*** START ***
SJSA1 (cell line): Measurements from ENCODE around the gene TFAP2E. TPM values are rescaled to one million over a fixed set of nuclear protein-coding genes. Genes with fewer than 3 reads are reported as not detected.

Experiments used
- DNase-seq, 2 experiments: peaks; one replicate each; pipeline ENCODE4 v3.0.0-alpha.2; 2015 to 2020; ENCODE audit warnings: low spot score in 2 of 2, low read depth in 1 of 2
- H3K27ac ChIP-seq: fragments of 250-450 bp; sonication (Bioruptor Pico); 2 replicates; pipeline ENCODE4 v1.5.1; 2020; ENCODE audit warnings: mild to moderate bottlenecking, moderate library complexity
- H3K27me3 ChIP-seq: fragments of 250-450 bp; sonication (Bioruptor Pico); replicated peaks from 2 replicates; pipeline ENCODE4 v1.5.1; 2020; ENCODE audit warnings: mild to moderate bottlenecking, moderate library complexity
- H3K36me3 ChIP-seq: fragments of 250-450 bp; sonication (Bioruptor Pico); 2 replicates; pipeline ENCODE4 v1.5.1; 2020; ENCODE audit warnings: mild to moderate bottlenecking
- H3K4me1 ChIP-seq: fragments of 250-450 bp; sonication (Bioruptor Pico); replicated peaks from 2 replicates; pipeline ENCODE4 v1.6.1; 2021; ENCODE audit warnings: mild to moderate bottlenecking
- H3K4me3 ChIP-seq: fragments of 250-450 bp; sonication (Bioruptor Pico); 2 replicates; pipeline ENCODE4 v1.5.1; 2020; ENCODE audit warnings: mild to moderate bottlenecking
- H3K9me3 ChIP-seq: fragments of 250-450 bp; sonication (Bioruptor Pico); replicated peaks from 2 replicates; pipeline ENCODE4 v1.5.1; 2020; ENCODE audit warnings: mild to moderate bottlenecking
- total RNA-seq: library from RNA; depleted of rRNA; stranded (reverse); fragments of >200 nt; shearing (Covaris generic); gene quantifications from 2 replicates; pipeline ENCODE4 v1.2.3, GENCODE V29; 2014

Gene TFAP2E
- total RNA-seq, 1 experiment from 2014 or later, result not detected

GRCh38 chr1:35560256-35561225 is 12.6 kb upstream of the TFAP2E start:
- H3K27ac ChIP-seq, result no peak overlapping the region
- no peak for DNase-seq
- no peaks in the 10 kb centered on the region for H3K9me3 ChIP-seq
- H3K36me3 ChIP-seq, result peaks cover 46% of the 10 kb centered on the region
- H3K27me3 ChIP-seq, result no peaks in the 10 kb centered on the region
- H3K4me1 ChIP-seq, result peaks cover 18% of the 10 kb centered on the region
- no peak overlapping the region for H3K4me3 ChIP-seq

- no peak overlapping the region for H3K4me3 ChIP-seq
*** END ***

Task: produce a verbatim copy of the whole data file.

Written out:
SJSA1 (cell line): Measurements from ENCODE around the gene TFAP2E. TPM values are rescaled to one million over a fixed set of nuclear protein-coding genes. Genes with fewer than 3 reads are reported as not detected.

Experiments used
- DNase-seq, 2 experiments: peaks; one replicate each; pipeline ENCODE4 v3.0.0-alpha.2; 2015 to 2020; ENCODE audit warnings: low spot score in 2 of 2, low read depth in 1 of 2
- H3K27ac ChIP-seq: fragments of 250-450 bp; sonication (Bioruptor Pico); 2 replicates; pipeline ENCODE4 v1.5.1; 2020; ENCODE audit warnings: mild to moderate bottlenecking, moderate library complexity
- H3K27me3 ChIP-seq: fragments of 250-450 bp; sonication (Bioruptor Pico); replicated peaks from 2 replicates; pipeline ENCODE4 v1.5.1; 2020; ENCODE audit warnings: mild to moderate bottlenecking, moderate library complexity
- H3K36me3 ChIP-seq: fragments of 250-450 bp; sonication (Bioruptor Pico); 2 replicates; pipeline ENCODE4 v1.5.1; 2020; ENCODE audit warnings: mild to moderate bottlenecking
- H3K4me1 ChIP-seq: fragments of 250-450 bp; sonication (Bioruptor Pico); replicated peaks from 2 replicates; pipeline ENCODE4 v1.6.1; 2021; ENCODE audit warnings: mild to moderate bottlenecking
- H3K4me3 ChIP-seq: fragments of 250-450 bp; sonication (Bioruptor Pico); 2 replicates; pipeline ENCODE4 v1.5.1; 2020; ENCODE audit warnings: mild to moderate bottlenecking
- H3K9me3 ChIP-seq: fragments of 250-450 bp; sonication (Bioruptor Pico); replicated peaks from 2 replicates; pipeline ENCODE4 v1.5.1; 2020; ENCODE audit warnings: mild to moderate bottlenecking
- total RNA-seq: library from RNA; depleted of rRNA; stranded (reverse); fragments of >200 nt; shearing (Covaris generic); gene quantifications from 2 replicates; pipeline ENCODE4 v1.2.3, GENCODE V29; 2014

Gene TFAP2E
- total RNA-seq, 1 experiment from 2014 or later, result not detected

GRCh38 chr1:35560256-35561225 is 12.6 kb upstream of the TFAP2E start:
- H3K27ac ChIP-seq, result no peak overlapping the region
- no peak for DNase-seq
- no peaks in the 10 kb centered on the region for H3K9me3 ChIP-seq
- H3K36me3 ChIP-seq, result peaks cover 46% of the 10 kb centered on the region
- H3K27me3 ChIP-seq, result no peaks in the 10 kb centered on the region
- H3K4me1 ChIP-seq, result peaks cover 18% of the 10 kb centered on the region
- no peak overlapping the region for H3K4me3 ChIP-seq

- no peak overlapping the region for H3K4me3 ChIP-seq